What is diabetes?
Diabetes is a chronic health condition that affects how your body turns food into energy. Diabetes is a disease that occurs when your blood glucose, also called blood sugar, is too high. Blood glucose is the main source of energy and comes from food. Insulin, a hormone made by the pancreas, helps your glucose from food get into your cells to be used for energy. Sometimes the body doesn’t make enough – or any – insulin or doesn’t use the insulin well. Glucose then stays in your blood and doesn’t reach your cells.
The most common types of diabetes are type 1, type 2 and gestational diabetes.
Type 1 diabetes is when the body does not make insulin and your immune system attacks and destroys the cells in your pancreas that make insulin. Type 1 diabetes is usually diagnosed in children and young adults, although it can appear at any age. People with type 1 diabetes need to take insulin everyday to stay alive.
Type 2 diabetes is when the body does not make or use insulin well. You can develop type 2 diabetes at any age, even during childhood. However, this type of diabetes occurs most often in middle-aged and older people.
Gestational diabetes develops in some women when they are pregnant. Most of the time, this type of diabetes goes away after the baby is born.
Hyperbaric Oxygen And Diabetes
Hyperbaric oxygen has been promoted as an effective treatment for diabetic foot wounds with the first controlled trial for this indication being reported in Diabetes Care over 20 years ago. Advocates have suggested that the experimentally demonstrated effects of hyperbaric oxygen on
improving wound tissue hypoxia
down-regulating inflammatory cytokines
promoting fibroblast proliferation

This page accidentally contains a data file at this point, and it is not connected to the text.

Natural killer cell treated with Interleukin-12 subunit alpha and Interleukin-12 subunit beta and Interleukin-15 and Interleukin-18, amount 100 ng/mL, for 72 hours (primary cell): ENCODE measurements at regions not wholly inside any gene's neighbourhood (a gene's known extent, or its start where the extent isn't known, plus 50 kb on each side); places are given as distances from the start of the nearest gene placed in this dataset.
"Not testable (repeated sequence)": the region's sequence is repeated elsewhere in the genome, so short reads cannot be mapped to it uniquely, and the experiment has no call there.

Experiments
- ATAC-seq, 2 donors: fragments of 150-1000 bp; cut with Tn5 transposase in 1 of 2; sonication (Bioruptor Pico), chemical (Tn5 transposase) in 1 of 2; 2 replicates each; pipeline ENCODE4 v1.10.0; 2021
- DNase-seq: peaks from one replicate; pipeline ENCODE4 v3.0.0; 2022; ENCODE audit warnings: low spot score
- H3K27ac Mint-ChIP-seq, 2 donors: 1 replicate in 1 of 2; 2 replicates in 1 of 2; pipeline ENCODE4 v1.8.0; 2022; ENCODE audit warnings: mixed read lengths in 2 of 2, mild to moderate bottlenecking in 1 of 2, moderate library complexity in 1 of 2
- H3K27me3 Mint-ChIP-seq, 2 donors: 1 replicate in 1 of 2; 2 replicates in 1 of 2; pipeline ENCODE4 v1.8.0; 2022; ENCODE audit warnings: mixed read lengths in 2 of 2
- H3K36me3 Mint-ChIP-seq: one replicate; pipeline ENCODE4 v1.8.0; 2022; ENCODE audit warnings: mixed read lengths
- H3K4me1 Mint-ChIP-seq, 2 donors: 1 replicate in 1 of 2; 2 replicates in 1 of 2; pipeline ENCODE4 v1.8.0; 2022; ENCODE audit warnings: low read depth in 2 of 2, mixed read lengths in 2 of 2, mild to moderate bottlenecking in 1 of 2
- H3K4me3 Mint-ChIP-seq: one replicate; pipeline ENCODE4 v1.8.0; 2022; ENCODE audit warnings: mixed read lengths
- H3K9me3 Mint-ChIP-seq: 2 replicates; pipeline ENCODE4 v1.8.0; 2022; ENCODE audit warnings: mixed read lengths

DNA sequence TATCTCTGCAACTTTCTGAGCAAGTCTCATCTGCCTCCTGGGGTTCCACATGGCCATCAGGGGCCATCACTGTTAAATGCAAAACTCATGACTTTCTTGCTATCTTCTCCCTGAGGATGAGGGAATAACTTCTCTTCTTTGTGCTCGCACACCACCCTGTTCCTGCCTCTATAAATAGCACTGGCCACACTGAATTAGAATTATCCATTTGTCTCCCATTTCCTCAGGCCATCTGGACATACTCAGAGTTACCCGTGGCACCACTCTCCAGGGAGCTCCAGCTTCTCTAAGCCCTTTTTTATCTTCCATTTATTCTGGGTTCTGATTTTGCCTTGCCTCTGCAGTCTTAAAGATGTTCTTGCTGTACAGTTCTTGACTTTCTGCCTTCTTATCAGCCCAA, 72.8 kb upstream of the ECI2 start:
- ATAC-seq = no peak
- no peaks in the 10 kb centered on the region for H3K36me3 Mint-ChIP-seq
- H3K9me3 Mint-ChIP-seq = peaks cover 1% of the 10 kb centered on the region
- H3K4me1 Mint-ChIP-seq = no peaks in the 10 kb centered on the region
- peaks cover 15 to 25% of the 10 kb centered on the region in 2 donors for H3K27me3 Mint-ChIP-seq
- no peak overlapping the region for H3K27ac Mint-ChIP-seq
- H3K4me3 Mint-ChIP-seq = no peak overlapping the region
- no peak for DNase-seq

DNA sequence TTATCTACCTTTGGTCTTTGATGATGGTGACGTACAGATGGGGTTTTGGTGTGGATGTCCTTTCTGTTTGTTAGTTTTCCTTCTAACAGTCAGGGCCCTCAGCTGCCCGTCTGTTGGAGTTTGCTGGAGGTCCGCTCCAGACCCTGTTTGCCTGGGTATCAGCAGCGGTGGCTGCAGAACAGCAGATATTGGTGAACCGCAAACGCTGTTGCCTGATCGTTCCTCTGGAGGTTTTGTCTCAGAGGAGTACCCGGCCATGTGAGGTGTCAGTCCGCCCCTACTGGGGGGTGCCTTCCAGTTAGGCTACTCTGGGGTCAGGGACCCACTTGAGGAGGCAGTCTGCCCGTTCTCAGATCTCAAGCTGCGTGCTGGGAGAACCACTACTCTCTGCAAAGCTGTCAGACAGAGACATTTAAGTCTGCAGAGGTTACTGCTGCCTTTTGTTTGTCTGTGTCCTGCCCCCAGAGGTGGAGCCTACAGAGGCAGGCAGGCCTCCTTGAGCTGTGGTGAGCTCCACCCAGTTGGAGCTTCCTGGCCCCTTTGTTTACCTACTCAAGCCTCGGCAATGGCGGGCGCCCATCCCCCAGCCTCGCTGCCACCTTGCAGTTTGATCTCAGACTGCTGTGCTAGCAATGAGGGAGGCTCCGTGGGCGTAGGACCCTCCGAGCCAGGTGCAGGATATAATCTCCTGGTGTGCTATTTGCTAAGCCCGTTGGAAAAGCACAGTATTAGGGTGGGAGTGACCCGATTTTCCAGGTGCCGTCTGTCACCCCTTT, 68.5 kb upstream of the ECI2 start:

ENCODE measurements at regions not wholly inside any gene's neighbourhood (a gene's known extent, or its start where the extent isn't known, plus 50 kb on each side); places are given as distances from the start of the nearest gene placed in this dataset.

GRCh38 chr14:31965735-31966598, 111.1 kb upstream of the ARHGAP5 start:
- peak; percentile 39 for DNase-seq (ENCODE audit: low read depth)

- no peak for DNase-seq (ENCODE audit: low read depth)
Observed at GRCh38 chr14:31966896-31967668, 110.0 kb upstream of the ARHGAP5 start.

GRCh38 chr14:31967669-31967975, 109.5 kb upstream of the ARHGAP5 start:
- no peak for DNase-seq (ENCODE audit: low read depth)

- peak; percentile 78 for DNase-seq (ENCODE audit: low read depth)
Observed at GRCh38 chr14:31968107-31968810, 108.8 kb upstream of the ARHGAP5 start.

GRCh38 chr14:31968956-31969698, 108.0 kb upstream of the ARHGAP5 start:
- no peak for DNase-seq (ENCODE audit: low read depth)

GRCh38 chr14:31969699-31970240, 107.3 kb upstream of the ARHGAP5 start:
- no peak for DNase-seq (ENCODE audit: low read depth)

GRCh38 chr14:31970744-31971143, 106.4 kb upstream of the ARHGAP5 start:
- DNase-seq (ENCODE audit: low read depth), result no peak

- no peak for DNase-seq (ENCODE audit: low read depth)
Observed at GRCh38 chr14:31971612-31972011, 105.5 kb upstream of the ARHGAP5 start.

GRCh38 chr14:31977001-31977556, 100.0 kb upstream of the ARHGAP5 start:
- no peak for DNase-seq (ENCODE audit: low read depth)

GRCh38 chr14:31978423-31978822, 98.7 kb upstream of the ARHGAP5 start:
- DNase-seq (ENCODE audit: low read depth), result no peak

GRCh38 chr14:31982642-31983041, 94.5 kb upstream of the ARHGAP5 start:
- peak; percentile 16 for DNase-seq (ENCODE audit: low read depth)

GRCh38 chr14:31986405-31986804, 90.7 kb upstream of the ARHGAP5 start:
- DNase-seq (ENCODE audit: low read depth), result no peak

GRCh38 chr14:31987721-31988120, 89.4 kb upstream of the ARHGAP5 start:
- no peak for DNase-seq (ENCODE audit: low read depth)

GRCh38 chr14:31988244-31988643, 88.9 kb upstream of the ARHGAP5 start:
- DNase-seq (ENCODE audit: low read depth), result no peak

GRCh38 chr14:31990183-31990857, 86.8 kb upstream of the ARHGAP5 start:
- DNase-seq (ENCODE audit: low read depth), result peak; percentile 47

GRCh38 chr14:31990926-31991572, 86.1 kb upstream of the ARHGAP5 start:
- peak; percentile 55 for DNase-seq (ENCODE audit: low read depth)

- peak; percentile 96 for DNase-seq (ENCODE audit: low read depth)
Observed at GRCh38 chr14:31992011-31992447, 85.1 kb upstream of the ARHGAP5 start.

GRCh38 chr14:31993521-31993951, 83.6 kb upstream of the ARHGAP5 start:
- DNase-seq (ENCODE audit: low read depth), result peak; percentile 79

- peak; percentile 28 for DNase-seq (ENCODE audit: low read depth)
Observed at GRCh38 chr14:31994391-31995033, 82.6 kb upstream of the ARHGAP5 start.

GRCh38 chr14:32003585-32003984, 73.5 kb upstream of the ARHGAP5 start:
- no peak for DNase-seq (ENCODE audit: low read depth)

make it a useful adjunct in clinical practice for “problem wounds” such as diabetic foot ulcers.
Hyperbaric oxygen is also touted for eradicating difficult-to-treat soft tissue and bone infections by mechanisms that include killing microorganisms, improving leukocyte and macrophage function, and enhancing the effect of antimicrobials.
We can then speculate that these beneficial effects might powerfully reduce the risk of lower-extremity amputation in diabetic patients with foot wounds. For example, a Cochrane database systematic review published in 2004 concluded that “HBO significantly reduced the risk of major amputation and may improve the chance of healing at one year.” Goldman RJ more recently published a systematic review and meta-analysis that included 10 studies. Goldman concluded that hyperbaric oxygen reduces the risk of amputation and increases the likelihood of wound healing.
In a randomized trial carried out by Duzgun et al. published in 2008, the effect of hyperbaric oxygen with standard wound care alone on 100 patients with a diabetic foot wound ulcer that had not responded to a month of appropriate treatment was assessed. They found that hyperbaric oxygen was associated with statistically significantly higher rates of wound healing (66%), lower rates of operative interventions, and fewer lower extremity amputations.
In a double-blinded study by Löndahl et al., they demonstrated that hyperbaric oxygen significantly reduces the size of nonischemic chronic leg ulcer wounds during a 6-week observation. In addition, complete ulcer healing at the 1-year follow-up was noted in significantly noticed.